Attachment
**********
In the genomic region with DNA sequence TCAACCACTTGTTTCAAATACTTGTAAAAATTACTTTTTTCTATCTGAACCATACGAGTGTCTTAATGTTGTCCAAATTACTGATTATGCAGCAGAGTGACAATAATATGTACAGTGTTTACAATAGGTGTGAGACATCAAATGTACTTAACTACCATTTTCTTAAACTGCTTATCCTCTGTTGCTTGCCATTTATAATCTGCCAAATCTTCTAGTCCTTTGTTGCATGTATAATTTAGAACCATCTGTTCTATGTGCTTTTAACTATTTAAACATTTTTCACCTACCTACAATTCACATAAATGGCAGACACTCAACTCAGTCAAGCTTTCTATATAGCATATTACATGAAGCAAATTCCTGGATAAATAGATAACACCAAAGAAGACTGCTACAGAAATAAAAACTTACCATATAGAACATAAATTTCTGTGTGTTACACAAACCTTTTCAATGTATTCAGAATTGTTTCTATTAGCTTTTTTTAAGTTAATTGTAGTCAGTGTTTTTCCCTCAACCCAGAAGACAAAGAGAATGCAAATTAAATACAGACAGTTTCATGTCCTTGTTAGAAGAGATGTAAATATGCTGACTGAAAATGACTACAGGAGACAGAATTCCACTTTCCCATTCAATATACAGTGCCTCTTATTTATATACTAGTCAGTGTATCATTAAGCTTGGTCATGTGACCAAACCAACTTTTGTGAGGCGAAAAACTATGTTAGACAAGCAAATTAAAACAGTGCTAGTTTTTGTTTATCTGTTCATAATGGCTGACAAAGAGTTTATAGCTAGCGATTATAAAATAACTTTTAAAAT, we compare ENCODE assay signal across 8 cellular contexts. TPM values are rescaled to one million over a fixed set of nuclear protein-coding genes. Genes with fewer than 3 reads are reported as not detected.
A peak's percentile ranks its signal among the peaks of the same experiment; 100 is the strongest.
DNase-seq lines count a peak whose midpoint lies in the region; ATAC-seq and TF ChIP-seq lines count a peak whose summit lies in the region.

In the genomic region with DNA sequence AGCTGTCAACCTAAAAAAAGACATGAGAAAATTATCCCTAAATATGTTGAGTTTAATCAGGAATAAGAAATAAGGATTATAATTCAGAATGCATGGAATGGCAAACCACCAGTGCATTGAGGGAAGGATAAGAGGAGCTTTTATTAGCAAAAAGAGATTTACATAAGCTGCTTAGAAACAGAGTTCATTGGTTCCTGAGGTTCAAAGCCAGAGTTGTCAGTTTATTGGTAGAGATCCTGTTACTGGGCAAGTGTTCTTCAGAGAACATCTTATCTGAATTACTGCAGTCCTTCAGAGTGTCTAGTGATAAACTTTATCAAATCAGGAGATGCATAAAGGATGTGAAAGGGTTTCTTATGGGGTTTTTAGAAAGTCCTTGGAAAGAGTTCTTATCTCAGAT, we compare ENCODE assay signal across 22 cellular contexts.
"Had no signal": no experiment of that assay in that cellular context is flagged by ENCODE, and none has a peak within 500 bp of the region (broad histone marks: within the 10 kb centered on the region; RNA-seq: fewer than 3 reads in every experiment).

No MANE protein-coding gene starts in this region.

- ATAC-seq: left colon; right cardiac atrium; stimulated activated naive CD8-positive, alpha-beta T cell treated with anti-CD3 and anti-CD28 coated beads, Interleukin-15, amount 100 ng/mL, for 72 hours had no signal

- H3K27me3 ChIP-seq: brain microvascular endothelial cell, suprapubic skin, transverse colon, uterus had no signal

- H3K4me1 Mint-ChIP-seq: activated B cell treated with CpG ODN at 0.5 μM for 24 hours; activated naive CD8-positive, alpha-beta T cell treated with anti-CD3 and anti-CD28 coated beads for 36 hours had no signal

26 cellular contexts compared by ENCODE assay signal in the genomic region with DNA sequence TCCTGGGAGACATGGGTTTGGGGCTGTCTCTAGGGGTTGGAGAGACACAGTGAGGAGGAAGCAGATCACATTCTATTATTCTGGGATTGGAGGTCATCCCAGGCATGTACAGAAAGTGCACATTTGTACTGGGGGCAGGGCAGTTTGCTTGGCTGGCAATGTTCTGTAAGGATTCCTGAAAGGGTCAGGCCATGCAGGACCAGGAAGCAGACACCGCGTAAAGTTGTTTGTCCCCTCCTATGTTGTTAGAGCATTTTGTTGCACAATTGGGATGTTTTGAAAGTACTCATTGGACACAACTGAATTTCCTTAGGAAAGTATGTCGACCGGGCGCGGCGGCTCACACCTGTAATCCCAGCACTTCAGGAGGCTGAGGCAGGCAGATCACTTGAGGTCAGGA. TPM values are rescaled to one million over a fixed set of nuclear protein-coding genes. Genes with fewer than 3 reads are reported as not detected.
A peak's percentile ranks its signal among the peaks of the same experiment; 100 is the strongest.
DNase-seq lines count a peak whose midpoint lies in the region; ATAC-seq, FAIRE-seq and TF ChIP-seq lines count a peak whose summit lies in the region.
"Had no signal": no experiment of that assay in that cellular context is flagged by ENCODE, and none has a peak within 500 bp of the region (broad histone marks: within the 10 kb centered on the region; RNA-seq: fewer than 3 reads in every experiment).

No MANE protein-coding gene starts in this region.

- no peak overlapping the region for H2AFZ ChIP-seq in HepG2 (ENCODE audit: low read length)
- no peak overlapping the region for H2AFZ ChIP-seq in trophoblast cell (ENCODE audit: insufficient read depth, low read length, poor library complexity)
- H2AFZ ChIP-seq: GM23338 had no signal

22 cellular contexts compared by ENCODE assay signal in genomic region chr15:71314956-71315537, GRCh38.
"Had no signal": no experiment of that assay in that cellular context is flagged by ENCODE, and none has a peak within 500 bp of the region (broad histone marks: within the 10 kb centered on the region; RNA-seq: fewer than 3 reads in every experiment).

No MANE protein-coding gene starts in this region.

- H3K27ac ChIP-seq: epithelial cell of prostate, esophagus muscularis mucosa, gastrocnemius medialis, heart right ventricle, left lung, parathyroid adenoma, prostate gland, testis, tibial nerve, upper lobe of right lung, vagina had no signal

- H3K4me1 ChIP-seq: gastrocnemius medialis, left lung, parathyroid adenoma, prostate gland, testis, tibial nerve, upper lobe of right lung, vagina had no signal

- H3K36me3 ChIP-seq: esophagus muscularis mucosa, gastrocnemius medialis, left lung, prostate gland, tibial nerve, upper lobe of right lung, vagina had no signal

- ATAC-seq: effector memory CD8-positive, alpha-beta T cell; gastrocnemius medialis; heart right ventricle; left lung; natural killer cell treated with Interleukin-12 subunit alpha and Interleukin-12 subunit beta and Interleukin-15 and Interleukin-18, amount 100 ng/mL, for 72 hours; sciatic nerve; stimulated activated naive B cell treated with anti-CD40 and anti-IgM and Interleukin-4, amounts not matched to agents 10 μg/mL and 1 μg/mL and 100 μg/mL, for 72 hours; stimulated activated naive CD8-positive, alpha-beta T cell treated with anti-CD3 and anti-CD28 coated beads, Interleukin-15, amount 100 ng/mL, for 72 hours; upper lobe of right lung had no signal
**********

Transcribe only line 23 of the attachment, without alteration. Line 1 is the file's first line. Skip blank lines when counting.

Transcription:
- H3K36me3 ChIP-seq: esophagus muscularis mucosa, gastrocnemius medialis, left lung, prostate gland, tibial nerve, upper lobe of right lung, vagina had no signal